4. On Creativity (Beta Knowledge) — I wanted to create a game where even the developers couldn’t see what was coming. Of course I wasn’t thinking about debugging at this point. The people who did the debugging asked me what was a bug. I could not answer that. — Keita Takahashi, game designer (Katamari Damacy, Noby Noby Boy). Awesome quote.
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Top stories: February 27-March 2, 2012

Top stories: February 27-March 2, 2012

The evolution of privacy, a call for Maker-friendly cities, publishing's shifting business models.

This week on O'Reilly: Mike Loukides examined the clumsy state of human connections in our tech products, Dale Dougherty made the case for Maker-friendly cities, and we looked at key shifts in publishing's business models.

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Permission to be horrible and other ways to generate creativity

Denise R. Jacobs advocates for new approaches to work and community.

Author and web design consultant Denise R. Jacobs reveals lessons she learned about creativity while writing her first book. She also discusses her efforts to give women and people of color more visibility in the tech world.

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Four short links: 30 January 2012

Four short links: 30 January 2012

Human Labour, Kinect in Laptops, Web Fonts, and Brain Boosting

  1. Improvisation and Forgiveness (JP Rangaswami) — what makes us human is not repetitive action. Human occupations should require human intellect, and there’s no more human activity than making a judgement call when processes have failed a customer.
  2. Kinect Tech in Laptop Prototypes — “waving your hands around at your laptop” will be the new “bellowing into your walkie-talkie phone”. (via Greg Linden)
  3. Beautiful Web Type — demo page for the best from Google’s web fonts directory. Source on GitHub.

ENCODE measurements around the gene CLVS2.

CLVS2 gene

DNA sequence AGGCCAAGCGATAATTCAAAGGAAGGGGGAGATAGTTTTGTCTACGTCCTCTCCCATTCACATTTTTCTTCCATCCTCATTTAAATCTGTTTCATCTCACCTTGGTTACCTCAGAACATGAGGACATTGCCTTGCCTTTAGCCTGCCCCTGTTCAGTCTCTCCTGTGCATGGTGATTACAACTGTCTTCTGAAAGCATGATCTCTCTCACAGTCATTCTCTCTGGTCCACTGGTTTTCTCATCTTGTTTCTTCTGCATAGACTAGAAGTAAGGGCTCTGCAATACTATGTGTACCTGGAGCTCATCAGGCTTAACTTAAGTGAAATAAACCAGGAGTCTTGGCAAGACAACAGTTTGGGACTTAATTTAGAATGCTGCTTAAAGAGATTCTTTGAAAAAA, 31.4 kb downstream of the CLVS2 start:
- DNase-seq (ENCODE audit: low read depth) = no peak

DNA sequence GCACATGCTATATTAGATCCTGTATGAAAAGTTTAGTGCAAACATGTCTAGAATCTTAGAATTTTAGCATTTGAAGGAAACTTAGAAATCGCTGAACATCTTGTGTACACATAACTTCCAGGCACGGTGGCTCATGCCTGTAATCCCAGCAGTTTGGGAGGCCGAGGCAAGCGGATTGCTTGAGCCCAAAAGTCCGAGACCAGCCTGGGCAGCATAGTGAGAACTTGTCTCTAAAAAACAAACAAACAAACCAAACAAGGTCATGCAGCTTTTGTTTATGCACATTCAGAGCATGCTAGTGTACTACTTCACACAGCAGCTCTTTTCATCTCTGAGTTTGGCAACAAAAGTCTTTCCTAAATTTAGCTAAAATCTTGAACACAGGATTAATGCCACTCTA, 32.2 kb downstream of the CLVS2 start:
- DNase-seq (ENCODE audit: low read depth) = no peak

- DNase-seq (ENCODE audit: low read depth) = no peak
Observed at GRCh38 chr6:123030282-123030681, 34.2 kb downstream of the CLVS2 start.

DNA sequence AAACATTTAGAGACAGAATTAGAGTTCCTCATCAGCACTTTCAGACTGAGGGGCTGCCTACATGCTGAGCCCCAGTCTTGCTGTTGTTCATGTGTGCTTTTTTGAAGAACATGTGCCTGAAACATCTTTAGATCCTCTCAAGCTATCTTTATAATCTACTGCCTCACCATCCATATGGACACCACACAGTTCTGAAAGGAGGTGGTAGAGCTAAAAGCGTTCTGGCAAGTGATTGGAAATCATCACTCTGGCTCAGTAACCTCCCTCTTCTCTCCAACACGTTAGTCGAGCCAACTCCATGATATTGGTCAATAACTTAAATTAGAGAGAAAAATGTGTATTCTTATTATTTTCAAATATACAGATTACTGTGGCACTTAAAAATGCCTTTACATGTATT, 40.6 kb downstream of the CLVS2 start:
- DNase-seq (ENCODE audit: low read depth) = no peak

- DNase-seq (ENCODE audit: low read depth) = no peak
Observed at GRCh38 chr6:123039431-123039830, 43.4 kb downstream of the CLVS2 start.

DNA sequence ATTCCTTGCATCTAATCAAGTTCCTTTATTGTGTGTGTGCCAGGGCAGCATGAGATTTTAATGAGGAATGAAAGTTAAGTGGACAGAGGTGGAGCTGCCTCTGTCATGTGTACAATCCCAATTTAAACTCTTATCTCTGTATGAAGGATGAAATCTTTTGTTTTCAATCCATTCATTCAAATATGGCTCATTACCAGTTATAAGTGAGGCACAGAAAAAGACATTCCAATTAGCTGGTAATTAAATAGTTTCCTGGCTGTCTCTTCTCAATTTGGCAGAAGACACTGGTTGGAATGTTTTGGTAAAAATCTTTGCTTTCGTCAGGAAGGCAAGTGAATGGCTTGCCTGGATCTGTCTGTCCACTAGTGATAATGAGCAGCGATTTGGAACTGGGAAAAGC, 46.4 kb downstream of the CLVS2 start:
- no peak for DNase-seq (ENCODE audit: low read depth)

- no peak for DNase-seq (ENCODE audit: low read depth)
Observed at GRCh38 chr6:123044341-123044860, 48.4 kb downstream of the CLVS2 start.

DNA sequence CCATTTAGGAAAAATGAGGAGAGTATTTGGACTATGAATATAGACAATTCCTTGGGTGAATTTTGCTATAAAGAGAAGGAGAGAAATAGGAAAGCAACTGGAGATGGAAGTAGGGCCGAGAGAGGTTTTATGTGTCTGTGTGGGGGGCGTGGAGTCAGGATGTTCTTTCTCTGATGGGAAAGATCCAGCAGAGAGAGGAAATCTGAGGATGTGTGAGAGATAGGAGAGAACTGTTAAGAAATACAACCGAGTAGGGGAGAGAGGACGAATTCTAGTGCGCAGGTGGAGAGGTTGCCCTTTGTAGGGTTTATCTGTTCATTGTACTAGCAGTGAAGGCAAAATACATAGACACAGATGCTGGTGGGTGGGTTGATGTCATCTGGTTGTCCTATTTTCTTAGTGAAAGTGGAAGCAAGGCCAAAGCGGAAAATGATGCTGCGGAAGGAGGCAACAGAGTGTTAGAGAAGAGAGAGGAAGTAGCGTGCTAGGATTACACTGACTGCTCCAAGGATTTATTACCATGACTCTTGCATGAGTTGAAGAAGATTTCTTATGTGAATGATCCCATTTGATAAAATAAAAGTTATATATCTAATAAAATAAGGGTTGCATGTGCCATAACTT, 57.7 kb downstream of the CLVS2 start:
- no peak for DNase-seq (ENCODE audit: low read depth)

4. Ethics of Brain Boosting, Discussion (Hacker News) — this comment in particular: in my initial reckless period of self-experimentation, I managed to induce phosphenes by accident — blue white flashes in the entire visual field, blanking out everything else. Both contacts were in the supraorbital region. I ceased my experiments for a while and returned to the literature. And you thought that typo where you accidentally took the database offline was bad ….
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On pirates and piracy

On pirates and piracy

The media industry's wholesale takeover of creativity is the real piracy.

Mike Loukides: "I'm not willing to have the next Bach, Beethoven, or Shakespeare post their work online, only to have it taken down because they haven't paid off a bunch of executives who think they own creativity."

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What we could do with really big touchscreens

What we could do with really big touchscreens

Ten-inch tablets are just the start of the touchscreen publishing revolution.

If we could combine the touchscreen's ability to signal our layout wishes with the large displays and workspaces that many of us enjoy at our work desks, wouldn't that change the kinds of documents we create?